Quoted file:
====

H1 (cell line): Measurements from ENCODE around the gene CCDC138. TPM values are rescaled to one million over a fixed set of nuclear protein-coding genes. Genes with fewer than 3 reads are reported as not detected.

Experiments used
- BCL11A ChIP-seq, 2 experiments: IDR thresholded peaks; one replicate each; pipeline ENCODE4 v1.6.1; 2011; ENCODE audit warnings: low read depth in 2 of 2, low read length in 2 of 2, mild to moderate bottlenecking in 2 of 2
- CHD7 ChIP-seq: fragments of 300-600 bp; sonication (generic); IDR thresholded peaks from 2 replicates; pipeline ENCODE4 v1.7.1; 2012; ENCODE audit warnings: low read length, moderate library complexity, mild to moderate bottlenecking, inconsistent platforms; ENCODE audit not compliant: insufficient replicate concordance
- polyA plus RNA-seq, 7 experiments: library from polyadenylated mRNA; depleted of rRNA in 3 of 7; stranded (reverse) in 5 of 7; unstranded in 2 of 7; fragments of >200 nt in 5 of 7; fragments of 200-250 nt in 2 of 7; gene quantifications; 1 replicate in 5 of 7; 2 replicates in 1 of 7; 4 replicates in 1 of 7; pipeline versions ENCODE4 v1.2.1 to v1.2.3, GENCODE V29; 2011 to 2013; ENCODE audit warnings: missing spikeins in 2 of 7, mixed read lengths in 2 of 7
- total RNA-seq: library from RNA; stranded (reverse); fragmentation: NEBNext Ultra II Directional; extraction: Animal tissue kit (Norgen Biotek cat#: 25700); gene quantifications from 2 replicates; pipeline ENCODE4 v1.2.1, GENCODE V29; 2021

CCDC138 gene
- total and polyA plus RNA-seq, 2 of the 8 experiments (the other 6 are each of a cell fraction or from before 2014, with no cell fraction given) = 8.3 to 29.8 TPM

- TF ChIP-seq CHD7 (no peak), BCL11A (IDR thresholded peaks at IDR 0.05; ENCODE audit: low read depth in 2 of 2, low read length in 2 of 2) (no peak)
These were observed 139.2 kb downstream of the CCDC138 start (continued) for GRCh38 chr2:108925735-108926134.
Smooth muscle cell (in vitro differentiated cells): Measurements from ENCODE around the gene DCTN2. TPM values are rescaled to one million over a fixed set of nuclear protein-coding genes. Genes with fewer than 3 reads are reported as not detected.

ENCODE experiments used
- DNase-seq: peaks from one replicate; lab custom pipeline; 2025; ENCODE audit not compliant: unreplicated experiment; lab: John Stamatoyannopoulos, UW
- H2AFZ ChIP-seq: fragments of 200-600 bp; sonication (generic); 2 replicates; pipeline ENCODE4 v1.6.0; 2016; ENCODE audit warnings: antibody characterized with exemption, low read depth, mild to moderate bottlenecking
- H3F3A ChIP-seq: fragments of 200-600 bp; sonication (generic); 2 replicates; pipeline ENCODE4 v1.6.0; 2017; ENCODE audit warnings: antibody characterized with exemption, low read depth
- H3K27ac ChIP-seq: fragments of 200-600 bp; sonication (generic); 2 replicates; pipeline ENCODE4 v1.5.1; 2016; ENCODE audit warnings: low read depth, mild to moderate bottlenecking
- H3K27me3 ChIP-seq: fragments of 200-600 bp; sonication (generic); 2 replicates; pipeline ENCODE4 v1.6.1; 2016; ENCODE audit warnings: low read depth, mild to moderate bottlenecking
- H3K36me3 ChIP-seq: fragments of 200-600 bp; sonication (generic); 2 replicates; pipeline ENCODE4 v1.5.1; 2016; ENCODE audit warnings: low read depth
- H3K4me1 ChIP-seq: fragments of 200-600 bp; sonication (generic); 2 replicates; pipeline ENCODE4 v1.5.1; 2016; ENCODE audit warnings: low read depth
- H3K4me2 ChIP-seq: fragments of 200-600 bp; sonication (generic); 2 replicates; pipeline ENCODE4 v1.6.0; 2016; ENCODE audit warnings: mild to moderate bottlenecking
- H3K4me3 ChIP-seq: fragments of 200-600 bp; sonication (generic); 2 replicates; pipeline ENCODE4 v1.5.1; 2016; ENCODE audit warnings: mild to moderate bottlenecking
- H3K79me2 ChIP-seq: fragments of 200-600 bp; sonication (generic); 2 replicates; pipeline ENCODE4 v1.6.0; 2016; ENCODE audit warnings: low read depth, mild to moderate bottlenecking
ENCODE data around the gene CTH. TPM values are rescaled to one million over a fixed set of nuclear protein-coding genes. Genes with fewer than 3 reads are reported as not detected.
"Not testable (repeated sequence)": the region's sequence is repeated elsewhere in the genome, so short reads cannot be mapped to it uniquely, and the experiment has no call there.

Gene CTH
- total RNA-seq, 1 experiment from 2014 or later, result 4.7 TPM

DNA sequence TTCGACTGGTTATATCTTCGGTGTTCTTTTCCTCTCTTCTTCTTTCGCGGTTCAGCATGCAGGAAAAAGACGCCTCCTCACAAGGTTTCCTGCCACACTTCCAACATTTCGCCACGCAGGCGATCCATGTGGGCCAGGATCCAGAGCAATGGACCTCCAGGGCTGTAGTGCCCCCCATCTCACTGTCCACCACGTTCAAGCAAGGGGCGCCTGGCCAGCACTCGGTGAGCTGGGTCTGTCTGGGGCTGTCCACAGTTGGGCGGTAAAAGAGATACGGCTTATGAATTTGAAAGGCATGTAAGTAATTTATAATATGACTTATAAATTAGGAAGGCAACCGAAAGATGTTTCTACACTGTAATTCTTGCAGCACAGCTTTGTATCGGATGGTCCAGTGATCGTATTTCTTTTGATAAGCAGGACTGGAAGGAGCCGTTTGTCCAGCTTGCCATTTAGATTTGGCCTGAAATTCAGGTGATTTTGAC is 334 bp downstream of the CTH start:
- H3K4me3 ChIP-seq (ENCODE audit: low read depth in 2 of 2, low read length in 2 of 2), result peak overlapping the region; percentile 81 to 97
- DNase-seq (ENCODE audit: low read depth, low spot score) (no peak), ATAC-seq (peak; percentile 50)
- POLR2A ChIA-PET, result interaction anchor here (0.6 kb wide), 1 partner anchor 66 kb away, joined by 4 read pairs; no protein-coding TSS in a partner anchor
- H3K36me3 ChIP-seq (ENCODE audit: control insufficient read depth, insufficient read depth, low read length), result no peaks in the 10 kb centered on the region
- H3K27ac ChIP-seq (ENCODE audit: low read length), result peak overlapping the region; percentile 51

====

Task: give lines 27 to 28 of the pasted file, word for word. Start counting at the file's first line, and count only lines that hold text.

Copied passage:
DNA sequence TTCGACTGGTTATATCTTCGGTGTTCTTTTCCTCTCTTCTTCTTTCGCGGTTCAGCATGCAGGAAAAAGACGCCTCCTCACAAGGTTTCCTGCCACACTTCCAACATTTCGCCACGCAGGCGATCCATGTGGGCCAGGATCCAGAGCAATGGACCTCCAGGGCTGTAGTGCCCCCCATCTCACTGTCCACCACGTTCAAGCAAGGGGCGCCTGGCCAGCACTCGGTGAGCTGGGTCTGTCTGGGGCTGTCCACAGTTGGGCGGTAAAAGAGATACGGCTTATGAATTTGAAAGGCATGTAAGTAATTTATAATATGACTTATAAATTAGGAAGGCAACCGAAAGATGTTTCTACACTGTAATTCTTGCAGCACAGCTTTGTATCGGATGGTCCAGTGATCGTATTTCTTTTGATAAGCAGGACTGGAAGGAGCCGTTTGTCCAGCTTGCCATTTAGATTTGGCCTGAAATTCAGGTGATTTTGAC is 334 bp downstream of the CTH start:
- H3K4me3 ChIP-seq (ENCODE audit: low read depth in 2 of 2, low read length in 2 of 2), result peak overlapping the region; percentile 81 to 97